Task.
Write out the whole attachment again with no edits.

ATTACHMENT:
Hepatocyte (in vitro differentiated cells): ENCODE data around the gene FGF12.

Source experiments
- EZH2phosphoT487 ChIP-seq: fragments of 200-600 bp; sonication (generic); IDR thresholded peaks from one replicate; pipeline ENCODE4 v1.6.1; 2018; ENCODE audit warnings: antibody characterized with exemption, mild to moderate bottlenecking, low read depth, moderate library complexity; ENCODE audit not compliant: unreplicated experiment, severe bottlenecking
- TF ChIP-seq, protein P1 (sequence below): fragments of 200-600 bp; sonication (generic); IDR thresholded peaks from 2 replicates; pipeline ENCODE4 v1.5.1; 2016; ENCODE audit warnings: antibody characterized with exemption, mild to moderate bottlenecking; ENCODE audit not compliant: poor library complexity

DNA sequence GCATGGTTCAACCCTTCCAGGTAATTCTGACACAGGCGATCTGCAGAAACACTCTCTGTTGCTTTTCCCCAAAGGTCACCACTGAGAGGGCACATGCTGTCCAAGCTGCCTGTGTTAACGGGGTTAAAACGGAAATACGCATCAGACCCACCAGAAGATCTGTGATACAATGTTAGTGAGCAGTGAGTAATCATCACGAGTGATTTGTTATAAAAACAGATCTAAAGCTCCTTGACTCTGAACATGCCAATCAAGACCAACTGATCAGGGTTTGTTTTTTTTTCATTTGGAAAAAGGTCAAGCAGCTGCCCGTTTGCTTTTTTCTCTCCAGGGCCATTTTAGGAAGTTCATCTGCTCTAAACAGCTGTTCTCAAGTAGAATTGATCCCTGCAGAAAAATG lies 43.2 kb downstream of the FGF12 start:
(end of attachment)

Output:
Hepatocyte (in vitro differentiated cells): ENCODE data around the gene FGF12.

Source experiments
- EZH2phosphoT487 ChIP-seq: fragments of 200-600 bp; sonication (generic); IDR thresholded peaks from one replicate; pipeline ENCODE4 v1.6.1; 2018; ENCODE audit warnings: antibody characterized with exemption, mild to moderate bottlenecking, low read depth, moderate library complexity; ENCODE audit not compliant: unreplicated experiment, severe bottlenecking
- TF ChIP-seq, protein P1 (sequence below): fragments of 200-600 bp; sonication (generic); IDR thresholded peaks from 2 replicates; pipeline ENCODE4 v1.5.1; 2016; ENCODE audit warnings: antibody characterized with exemption, mild to moderate bottlenecking; ENCODE audit not compliant: poor library complexity

DNA sequence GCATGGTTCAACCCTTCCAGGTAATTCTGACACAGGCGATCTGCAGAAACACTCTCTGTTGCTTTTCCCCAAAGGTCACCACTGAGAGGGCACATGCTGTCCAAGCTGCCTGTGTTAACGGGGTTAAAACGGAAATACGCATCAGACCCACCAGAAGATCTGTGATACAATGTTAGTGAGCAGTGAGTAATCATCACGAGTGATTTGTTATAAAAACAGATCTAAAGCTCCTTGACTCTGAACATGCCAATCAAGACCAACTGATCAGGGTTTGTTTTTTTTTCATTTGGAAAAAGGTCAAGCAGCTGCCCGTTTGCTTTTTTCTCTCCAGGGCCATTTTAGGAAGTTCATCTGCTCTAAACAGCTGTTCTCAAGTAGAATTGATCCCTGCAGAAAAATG lies 43.2 kb downstream of the FGF12 start: